How Do I?

Where is the library?

Moye Library is located between Henderson Hall and W. Burkette and Rose M. Raper Hall (See 17 and 18 on the campus map).  From Henderson Street, turn onto Bert Martin Road and then onto Herring Drive.  At the stop sign, turn right and this will lead you to the parking lot adjacent to the library.

Who may use the library?

While current students and staff members have full use of all library resources, we also welcome the general public to take advantage of the print resources we have available.  Upon approval, a local patron over the age of 18 and out of high school may obtain a borrower's card for $5 which is good for one year.  Please see our Policies and Services page for more information on all the rights and restrictions of our library patrons.

How do I check out a book, get a library card, or pay a fine?

You can go to either the circulation or reference desk on the first floor of the library to check out books, pay library fines or get a library card.  Students will use their student id as their library card.  Students and University of Mount Olive staff members at other locations may search the online catalog and email or call in requests (see below).

Where can I look up books and other print materials?

You can look up print and non-print materials the library owns by searching Moye Library's online catalog.

How do I request interlibrary loans?

Please see our Interlibrary Loan Services page for everything you need to know about interlibrary loans.

Can I have library materials delivered to my location?

University of Mount Olive no longer has a courier service.  Students and staff members at other locations may request materials by contacting a library staff member by e-mail or phone.  Please have title and call number information ready when sending the requests.  Materials will be delivered via the United States Postal Service.  Students and Staff will be responsible for returning all materials.

Are there any study groups at the library?

The library is furnished with several tables throughout the building as well as a study room on the second floor and a lounge on the first floor.

Where is the elevator located?

The elevator to the second floor of the library is located in the lobby of the Communications building.

How do I start my research?

The steps below will help you complete your paper or assignment. Ask a librarian for help at any point in the process. A librarian is at the reference desk any hour the library is open. You can also log onto NCKnows from our web page or the opening page of NCLive. There you can instant message with a librarian 24 hours a day.
  1. Choose a topic. Get ideas from your class discussions and lectures, reading assignments, your interests or life experiences. Get background information from your textbook, a general encyclopedia or a special encyclopedia.
  2. Create a search strategy. Formulate a research question or thesis statement about the topic you want to research. Identify the main ideas in your question or statement. Think of other terms or synonyms. Use those terms with the terms and, or or not to focus in on what you need to find. And connects words that are different, or connects synonyms and not rejects words or concepts. For more information, use our Boolean Searching Guide.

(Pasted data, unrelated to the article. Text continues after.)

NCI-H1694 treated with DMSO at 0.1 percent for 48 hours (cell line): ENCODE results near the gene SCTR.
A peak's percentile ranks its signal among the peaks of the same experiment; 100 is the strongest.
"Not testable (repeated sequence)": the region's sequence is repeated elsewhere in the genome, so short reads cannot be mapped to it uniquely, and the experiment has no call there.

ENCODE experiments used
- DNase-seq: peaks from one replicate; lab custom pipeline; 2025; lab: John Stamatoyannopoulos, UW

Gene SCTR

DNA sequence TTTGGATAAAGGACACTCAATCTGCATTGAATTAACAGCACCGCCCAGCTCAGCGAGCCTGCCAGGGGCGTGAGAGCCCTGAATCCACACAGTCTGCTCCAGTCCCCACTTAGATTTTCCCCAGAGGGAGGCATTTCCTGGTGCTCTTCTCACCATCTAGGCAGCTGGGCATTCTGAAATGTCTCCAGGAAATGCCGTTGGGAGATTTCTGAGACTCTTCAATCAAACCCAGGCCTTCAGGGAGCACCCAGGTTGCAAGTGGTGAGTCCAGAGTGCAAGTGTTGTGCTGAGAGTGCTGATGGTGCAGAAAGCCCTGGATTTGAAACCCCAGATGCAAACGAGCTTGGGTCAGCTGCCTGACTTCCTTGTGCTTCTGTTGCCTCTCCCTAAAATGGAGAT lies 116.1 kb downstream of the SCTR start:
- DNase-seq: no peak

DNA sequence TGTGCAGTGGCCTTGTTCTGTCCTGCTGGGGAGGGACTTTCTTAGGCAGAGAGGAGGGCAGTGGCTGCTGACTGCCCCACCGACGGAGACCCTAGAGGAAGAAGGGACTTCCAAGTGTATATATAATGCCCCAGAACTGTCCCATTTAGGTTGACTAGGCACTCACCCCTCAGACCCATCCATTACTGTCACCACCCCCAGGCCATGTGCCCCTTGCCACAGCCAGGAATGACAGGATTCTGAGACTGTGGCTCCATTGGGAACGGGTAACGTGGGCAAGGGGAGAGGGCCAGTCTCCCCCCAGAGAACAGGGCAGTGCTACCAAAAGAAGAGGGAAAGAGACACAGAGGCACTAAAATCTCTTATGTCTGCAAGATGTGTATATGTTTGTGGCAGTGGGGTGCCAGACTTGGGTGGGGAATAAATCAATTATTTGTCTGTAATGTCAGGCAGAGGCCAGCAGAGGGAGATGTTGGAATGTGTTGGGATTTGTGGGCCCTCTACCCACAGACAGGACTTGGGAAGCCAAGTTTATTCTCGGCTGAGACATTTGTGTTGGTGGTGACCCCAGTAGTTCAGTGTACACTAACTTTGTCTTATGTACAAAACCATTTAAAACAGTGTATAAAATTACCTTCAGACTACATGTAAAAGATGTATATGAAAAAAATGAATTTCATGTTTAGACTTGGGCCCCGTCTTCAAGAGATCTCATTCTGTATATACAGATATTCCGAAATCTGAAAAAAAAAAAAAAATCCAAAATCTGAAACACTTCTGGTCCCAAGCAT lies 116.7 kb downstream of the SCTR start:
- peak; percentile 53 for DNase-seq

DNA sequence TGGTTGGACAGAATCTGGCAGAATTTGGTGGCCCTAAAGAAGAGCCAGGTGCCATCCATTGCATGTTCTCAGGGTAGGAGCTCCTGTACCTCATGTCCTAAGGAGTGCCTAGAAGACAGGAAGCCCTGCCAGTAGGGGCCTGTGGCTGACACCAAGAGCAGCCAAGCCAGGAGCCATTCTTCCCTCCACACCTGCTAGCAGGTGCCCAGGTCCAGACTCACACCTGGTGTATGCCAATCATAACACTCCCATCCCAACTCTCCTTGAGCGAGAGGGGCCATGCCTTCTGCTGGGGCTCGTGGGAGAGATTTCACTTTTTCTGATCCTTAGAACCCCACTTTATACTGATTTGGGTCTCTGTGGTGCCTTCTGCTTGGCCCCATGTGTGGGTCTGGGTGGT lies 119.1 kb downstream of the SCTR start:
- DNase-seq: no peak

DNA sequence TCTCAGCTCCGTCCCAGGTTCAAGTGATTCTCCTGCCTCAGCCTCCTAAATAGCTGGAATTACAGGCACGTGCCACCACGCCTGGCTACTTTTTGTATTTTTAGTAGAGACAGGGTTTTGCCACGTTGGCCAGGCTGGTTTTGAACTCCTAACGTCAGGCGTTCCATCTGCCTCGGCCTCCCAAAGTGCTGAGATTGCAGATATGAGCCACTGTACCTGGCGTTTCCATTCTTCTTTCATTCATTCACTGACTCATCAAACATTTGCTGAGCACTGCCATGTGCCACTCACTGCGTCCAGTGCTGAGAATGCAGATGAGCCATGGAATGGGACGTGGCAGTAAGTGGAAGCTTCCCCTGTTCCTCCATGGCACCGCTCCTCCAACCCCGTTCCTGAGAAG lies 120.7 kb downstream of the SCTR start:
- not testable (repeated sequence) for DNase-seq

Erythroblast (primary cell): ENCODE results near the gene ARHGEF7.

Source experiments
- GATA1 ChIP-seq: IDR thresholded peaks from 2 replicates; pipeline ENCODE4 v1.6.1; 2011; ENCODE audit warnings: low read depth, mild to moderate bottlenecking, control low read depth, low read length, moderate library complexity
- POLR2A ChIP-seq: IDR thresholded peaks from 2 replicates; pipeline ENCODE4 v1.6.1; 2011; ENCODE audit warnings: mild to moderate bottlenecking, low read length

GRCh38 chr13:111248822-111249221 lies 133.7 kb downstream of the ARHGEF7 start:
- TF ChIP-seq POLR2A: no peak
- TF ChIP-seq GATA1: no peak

3. Find information. Search the Online Public Access Catalog for books from our library. Use NCLive, especially EbscoHost and NetLibrary to find articles and electronic books on your topic. Choose appropriate databases for your topic.
  4. Evaluate the information. Consider if the material is accurate and correct, if the author is expert and trustworthy, if the audience it is written for is appropriate, if it is objectively written and if it is current or too old. Use our guide on Evaluating Web Site Content if you go to the general Web for information.
  5. Cite your sources. Collect the information necessary to cite your sources when you get to the point of writing your paper. 

How Do I create thesis statements?

A thesis statement is an important part of academic writing.  Essentially, it tells what you want your readers to know, believe or understand after they have read your research paper.  It is usually one and no more than two sentences long.  It usually is at the end of your first paragraph.  A thesis statement is focused and specific enough to be proven in the text of your paper.

A variety of sites show you how to compose a thesis statement.  Try one of these to become familiar with the process of writing one.

  • Developing a thesis statement  (Created by the Writing Center of the University of Wisconsin)

    Broken into several areas: Explains what a thesis statement is. Covers identifying a topic, deriving main points from a topic, composing a draft thesis statment, refining and polishing it, and completing it.
     

  • Tips and examples for writing thesis statements  (Created by Purdue University Writing Center)

    Provides essential information on creating a thesis statement.
     

  • Thesis statements  (Created by the University of North Carolina Writing Center)

    Defines what a thesis statement is, how it works in your writing, and how you can discover or refine one for your draft.